This is part of an eight part series of how to cope with the implementation of Obamacare. Part four: Decide Where to Shop.
Once you’re fairly confident which boat you are in--small or large employer--you can start making some decisions. First and foremost: Will you offer employee coverage?
If you’re a small employer, you don’t have to; the law doesn’t require it. And now that public health exchanges make guaranteed, “affordable” coverage available to individuals and families, employees of small companies are not as dependent on work-based health plans as they have been in the past. “You have to ask whether employer-sponsored coverage is an important part of employee retention and attraction,” says Michael Bodack, a broker with York International in Harrison, New York. “For some small companies, there’s no downside to dropping coverage, paying people a couple of extra bucks, and sending them to the exchange.”
If you’re a large employer thinking of adding or expanding coverage in 2014, you might want to wait. A 2013 study by researchers at the Stanford School of Medicine found that roughly 37 million people now getting employer-sponsored insurance would be financially better off getting coverage through public exchanges.
Largely this is because they could qualify for credits and subsidies available to individuals and families earning up to 400 percent of the federal poverty level. Although the ACA limits how much you can ask workers to pay for self-only coverage, there is no requirement that you subsidize their family members as generously. As a result, the cost for family coverage through an employer could be double or triple what it would be through an exchange.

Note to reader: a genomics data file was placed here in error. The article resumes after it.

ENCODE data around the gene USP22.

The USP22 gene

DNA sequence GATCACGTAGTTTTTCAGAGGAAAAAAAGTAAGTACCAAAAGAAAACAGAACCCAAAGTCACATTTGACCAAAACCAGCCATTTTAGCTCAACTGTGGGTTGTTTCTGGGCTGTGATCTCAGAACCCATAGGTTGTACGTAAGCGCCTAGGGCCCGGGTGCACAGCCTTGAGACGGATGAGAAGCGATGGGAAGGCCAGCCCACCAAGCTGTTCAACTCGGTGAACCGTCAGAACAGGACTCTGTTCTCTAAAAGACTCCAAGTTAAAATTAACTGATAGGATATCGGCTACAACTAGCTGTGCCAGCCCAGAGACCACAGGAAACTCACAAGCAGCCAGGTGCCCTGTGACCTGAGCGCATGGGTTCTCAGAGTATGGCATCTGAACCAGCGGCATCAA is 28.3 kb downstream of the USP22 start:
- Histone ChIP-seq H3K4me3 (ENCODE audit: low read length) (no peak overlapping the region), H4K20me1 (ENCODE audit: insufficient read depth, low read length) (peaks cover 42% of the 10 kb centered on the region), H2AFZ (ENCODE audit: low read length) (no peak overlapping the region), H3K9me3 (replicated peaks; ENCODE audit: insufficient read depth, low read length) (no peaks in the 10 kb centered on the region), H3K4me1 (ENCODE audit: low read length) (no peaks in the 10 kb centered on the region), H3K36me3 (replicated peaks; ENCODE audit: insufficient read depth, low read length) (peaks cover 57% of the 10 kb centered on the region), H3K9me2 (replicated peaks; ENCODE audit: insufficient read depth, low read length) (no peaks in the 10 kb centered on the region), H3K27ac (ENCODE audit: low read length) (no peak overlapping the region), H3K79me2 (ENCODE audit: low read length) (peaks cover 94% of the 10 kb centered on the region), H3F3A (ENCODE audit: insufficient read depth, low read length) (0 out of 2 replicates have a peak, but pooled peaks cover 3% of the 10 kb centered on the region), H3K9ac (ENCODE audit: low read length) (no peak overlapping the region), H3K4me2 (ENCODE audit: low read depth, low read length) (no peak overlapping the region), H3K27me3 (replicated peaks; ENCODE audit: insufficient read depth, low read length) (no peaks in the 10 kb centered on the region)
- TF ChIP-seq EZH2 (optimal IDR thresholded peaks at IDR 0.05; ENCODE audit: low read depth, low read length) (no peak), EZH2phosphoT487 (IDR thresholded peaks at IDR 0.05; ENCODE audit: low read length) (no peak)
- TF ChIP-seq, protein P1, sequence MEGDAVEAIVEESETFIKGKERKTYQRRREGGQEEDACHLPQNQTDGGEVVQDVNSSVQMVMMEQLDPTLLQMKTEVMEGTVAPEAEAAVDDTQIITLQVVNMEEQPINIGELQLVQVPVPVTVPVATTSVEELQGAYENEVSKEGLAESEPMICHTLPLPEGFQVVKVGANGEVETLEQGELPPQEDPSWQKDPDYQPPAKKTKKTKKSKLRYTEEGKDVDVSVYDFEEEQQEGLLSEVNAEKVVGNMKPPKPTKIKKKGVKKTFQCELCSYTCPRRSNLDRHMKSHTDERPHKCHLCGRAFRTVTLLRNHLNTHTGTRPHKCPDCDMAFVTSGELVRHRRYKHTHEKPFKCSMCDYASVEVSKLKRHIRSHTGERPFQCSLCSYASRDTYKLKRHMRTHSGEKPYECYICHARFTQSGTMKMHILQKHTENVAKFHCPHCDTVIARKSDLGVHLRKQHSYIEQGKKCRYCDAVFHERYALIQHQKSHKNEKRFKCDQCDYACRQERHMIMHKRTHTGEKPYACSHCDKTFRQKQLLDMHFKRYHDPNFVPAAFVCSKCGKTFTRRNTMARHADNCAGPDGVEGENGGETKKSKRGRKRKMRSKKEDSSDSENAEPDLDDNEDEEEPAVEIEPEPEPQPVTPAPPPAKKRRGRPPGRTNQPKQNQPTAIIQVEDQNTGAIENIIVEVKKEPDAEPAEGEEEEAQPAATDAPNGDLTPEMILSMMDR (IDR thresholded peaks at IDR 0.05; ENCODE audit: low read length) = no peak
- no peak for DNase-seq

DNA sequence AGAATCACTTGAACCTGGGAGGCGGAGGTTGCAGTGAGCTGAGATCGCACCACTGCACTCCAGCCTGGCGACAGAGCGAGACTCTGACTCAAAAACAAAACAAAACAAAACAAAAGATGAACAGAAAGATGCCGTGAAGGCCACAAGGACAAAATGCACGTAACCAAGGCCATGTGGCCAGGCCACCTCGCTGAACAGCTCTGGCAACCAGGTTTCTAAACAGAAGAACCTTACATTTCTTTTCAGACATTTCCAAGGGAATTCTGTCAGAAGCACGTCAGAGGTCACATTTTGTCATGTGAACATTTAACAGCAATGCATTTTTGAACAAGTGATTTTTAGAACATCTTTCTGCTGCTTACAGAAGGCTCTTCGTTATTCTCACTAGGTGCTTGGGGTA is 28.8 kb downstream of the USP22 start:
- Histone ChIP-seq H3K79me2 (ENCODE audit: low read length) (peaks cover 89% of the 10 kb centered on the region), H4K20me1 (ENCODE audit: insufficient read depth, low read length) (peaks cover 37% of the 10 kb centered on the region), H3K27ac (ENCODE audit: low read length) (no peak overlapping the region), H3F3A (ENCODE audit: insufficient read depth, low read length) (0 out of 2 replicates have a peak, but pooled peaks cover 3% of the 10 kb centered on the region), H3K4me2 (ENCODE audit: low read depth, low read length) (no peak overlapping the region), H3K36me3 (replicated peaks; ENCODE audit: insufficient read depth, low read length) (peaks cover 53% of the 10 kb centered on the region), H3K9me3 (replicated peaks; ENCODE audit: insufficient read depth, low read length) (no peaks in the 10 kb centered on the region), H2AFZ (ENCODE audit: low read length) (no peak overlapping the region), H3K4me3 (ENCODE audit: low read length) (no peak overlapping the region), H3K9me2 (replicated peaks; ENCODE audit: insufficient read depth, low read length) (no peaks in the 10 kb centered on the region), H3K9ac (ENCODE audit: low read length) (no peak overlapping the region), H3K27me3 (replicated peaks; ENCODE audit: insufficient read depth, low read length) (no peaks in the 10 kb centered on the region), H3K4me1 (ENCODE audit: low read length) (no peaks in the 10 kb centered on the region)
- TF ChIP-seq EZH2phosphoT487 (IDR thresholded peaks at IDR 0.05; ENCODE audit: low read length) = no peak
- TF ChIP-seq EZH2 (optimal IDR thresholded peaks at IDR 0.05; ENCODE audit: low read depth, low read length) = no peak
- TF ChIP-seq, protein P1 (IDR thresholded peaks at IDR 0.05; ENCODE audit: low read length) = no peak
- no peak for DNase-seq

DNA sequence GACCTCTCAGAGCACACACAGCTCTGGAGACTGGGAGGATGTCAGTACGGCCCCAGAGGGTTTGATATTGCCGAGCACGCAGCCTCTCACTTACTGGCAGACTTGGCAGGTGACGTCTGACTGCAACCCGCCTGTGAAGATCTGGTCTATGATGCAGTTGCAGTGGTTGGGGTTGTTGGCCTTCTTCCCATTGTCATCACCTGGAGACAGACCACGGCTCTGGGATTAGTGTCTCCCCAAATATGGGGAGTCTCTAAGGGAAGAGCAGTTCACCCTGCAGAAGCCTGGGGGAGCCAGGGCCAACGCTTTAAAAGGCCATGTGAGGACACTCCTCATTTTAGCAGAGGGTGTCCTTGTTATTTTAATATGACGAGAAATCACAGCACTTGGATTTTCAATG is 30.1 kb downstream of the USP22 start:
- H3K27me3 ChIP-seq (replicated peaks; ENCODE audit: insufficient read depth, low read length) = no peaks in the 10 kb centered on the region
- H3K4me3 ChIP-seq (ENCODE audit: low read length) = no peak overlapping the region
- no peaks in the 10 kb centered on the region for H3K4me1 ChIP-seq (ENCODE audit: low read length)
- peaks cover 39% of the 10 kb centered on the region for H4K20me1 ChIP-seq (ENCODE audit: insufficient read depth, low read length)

In 2013, covered workers contributed an average 29 percent of the premium for family coverage, or $4,565, according to the Kaiser Family Foundation. Say one of your workers makes $35,000 a year and has a nonworking spouse and two kids.
Average-priced employer coverage for the family would cost about 12 percent of household income. If this same family went to a public exchange, it would qualify for subsidies on the basis of household, not individual, income. As a result, the employee could buy a silver-level family plan for just $1,373 per year, or about 3.9 percent of household income after subsidies.
The catch: Neither employees nor their family members can claim exchange subsidies if self-only affordable coverage is available through their work. The only way to make sure they can get the subsidies is to not offer that coverage. That will open you up to a $2,000 per-person annual penalty, after your first 30 workers, in 2015. (Unless you try a skinny plan approach; see No. 6.) But, Blumling says, “it could make more sense to pay the penalty for your employees’ benefit.”